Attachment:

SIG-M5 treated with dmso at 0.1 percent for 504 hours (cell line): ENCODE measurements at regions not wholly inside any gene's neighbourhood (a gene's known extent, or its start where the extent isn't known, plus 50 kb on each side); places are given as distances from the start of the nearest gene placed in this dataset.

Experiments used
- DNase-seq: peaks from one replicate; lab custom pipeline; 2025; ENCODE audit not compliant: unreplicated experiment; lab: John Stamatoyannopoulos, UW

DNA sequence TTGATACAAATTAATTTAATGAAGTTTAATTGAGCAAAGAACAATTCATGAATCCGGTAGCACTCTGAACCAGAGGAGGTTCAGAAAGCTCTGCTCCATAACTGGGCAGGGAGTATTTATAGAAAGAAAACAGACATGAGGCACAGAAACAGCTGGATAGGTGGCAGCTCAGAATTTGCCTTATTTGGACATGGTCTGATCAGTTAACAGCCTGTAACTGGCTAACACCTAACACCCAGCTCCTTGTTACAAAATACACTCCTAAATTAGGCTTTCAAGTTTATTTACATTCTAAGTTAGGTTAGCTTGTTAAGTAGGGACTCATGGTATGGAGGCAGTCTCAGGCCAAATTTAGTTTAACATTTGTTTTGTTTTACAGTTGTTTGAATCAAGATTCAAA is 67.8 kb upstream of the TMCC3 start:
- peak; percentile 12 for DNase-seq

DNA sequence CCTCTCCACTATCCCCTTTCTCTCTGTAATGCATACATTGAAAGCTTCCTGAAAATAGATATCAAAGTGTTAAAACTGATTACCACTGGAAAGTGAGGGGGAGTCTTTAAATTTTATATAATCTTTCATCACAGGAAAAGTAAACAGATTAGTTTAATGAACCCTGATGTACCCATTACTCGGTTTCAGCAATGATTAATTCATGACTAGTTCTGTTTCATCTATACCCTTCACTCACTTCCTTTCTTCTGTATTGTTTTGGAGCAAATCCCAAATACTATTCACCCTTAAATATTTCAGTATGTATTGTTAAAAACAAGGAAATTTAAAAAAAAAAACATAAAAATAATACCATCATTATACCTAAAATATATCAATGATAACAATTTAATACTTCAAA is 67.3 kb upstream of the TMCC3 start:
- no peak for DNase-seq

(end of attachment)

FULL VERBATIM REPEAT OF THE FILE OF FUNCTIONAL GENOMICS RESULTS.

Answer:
SIG-M5 treated with dmso at 0.1 percent for 504 hours (cell line): ENCODE measurements at regions not wholly inside any gene's neighbourhood (a gene's known extent, or its start where the extent isn't known, plus 50 kb on each side); places are given as distances from the start of the nearest gene placed in this dataset.

Experiments used
- DNase-seq: peaks from one replicate; lab custom pipeline; 2025; ENCODE audit not compliant: unreplicated experiment; lab: John Stamatoyannopoulos, UW

DNA sequence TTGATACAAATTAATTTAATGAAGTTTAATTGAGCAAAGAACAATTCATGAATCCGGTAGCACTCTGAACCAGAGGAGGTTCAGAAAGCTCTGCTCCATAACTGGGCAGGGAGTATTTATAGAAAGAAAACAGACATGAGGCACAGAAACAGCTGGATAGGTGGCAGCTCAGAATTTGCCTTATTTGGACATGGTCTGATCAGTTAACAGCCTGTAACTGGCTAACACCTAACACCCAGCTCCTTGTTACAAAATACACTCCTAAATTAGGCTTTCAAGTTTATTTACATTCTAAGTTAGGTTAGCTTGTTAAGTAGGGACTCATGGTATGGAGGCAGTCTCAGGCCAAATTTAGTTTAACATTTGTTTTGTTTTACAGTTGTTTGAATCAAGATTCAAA is 67.8 kb upstream of the TMCC3 start:
- peak; percentile 12 for DNase-seq

DNA sequence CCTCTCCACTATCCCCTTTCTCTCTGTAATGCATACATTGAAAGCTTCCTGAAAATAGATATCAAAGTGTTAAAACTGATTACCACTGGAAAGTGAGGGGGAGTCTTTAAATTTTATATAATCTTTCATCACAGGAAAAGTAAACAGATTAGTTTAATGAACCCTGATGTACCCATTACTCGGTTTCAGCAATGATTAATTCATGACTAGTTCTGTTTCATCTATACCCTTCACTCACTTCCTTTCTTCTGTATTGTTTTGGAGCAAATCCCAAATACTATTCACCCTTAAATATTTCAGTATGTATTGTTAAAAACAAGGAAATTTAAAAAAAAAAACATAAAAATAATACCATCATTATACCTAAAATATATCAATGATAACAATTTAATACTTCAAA is 67.3 kb upstream of the TMCC3 start:
- no peak for DNase-seq